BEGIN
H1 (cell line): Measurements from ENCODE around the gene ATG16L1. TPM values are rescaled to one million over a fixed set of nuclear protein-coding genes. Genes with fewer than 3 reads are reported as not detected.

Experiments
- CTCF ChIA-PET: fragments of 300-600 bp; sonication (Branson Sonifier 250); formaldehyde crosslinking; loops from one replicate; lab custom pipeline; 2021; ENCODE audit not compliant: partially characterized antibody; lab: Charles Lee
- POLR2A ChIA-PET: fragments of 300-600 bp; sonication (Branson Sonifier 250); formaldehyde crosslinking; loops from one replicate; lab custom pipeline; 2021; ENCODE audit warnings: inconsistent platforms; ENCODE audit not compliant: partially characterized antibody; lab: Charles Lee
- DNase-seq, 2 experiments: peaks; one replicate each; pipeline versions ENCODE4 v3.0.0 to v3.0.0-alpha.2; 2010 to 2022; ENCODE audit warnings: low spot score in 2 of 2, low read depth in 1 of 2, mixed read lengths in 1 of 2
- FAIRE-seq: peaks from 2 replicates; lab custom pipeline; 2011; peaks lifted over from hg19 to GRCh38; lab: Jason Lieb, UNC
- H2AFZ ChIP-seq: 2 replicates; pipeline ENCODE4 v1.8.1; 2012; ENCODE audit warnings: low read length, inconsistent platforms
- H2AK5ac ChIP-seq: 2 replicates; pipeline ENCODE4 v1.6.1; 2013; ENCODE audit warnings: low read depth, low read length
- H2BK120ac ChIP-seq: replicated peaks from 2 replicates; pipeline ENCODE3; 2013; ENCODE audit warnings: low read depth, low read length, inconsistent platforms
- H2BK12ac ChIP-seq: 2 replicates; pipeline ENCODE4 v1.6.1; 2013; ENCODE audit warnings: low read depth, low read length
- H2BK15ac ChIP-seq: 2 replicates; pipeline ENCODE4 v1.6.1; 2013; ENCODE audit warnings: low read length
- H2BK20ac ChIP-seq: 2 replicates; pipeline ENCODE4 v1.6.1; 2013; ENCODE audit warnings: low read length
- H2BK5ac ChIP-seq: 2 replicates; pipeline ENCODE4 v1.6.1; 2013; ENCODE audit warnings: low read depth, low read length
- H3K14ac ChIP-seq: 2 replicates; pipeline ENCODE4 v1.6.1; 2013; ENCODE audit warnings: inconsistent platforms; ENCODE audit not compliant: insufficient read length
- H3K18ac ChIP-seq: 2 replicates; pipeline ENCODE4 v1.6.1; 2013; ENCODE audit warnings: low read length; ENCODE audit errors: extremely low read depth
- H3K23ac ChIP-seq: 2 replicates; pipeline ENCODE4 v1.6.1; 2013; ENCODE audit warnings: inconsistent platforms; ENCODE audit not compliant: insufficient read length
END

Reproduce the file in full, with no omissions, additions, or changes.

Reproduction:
H1 (cell line): Measurements from ENCODE around the gene ATG16L1. TPM values are rescaled to one million over a fixed set of nuclear protein-coding genes. Genes with fewer than 3 reads are reported as not detected.

Experiments
- CTCF ChIA-PET: fragments of 300-600 bp; sonication (Branson Sonifier 250); formaldehyde crosslinking; loops from one replicate; lab custom pipeline; 2021; ENCODE audit not compliant: partially characterized antibody; lab: Charles Lee
- POLR2A ChIA-PET: fragments of 300-600 bp; sonication (Branson Sonifier 250); formaldehyde crosslinking; loops from one replicate; lab custom pipeline; 2021; ENCODE audit warnings: inconsistent platforms; ENCODE audit not compliant: partially characterized antibody; lab: Charles Lee
- DNase-seq, 2 experiments: peaks; one replicate each; pipeline versions ENCODE4 v3.0.0 to v3.0.0-alpha.2; 2010 to 2022; ENCODE audit warnings: low spot score in 2 of 2, low read depth in 1 of 2, mixed read lengths in 1 of 2
- FAIRE-seq: peaks from 2 replicates; lab custom pipeline; 2011; peaks lifted over from hg19 to GRCh38; lab: Jason Lieb, UNC
- H2AFZ ChIP-seq: 2 replicates; pipeline ENCODE4 v1.8.1; 2012; ENCODE audit warnings: low read length, inconsistent platforms
- H2AK5ac ChIP-seq: 2 replicates; pipeline ENCODE4 v1.6.1; 2013; ENCODE audit warnings: low read depth, low read length
- H2BK120ac ChIP-seq: replicated peaks from 2 replicates; pipeline ENCODE3; 2013; ENCODE audit warnings: low read depth, low read length, inconsistent platforms
- H2BK12ac ChIP-seq: 2 replicates; pipeline ENCODE4 v1.6.1; 2013; ENCODE audit warnings: low read depth, low read length
- H2BK15ac ChIP-seq: 2 replicates; pipeline ENCODE4 v1.6.1; 2013; ENCODE audit warnings: low read length
- H2BK20ac ChIP-seq: 2 replicates; pipeline ENCODE4 v1.6.1; 2013; ENCODE audit warnings: low read length
- H2BK5ac ChIP-seq: 2 replicates; pipeline ENCODE4 v1.6.1; 2013; ENCODE audit warnings: low read depth, low read length
- H3K14ac ChIP-seq: 2 replicates; pipeline ENCODE4 v1.6.1; 2013; ENCODE audit warnings: inconsistent platforms; ENCODE audit not compliant: insufficient read length
- H3K18ac ChIP-seq: 2 replicates; pipeline ENCODE4 v1.6.1; 2013; ENCODE audit warnings: low read length; ENCODE audit errors: extremely low read depth
- H3K23ac ChIP-seq: 2 replicates; pipeline ENCODE4 v1.6.1; 2013; ENCODE audit warnings: inconsistent platforms; ENCODE audit not compliant: insufficient read length